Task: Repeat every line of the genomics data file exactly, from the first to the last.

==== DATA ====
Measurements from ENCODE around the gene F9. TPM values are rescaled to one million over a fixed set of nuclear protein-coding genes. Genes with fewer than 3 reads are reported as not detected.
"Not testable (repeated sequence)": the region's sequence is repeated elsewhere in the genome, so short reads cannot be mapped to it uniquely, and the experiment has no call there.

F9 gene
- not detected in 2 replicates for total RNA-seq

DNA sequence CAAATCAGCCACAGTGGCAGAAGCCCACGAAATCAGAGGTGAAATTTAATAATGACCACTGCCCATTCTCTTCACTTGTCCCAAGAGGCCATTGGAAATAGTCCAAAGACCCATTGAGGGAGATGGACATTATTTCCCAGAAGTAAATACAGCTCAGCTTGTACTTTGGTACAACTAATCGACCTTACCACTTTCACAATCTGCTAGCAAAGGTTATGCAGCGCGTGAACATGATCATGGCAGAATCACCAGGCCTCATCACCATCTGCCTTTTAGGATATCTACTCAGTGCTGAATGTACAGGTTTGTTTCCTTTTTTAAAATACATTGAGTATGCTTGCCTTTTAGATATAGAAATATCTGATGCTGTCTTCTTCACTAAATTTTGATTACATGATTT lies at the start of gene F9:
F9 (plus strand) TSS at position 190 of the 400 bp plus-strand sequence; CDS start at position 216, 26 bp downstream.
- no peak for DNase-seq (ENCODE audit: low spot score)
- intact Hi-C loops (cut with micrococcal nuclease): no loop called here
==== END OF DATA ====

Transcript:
Measurements from ENCODE around the gene F9. TPM values are rescaled to one million over a fixed set of nuclear protein-coding genes. Genes with fewer than 3 reads are reported as not detected.
"Not testable (repeated sequence)": the region's sequence is repeated elsewhere in the genome, so short reads cannot be mapped to it uniquely, and the experiment has no call there.

F9 gene
- not detected in 2 replicates for total RNA-seq

DNA sequence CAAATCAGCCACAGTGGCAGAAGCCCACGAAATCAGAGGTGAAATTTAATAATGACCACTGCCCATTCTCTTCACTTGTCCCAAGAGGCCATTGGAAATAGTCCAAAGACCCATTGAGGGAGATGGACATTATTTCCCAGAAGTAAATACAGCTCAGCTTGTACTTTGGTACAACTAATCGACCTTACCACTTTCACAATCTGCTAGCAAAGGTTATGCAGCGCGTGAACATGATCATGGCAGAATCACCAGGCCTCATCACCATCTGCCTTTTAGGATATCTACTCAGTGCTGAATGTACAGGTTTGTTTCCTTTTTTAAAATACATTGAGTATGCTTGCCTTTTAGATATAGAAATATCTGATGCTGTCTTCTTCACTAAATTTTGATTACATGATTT lies at the start of gene F9:
F9 (plus strand) TSS at position 190 of the 400 bp plus-strand sequence; CDS start at position 216, 26 bp downstream.
- no peak for DNase-seq (ENCODE audit: low spot score)
- intact Hi-C loops (cut with micrococcal nuclease): no loop called here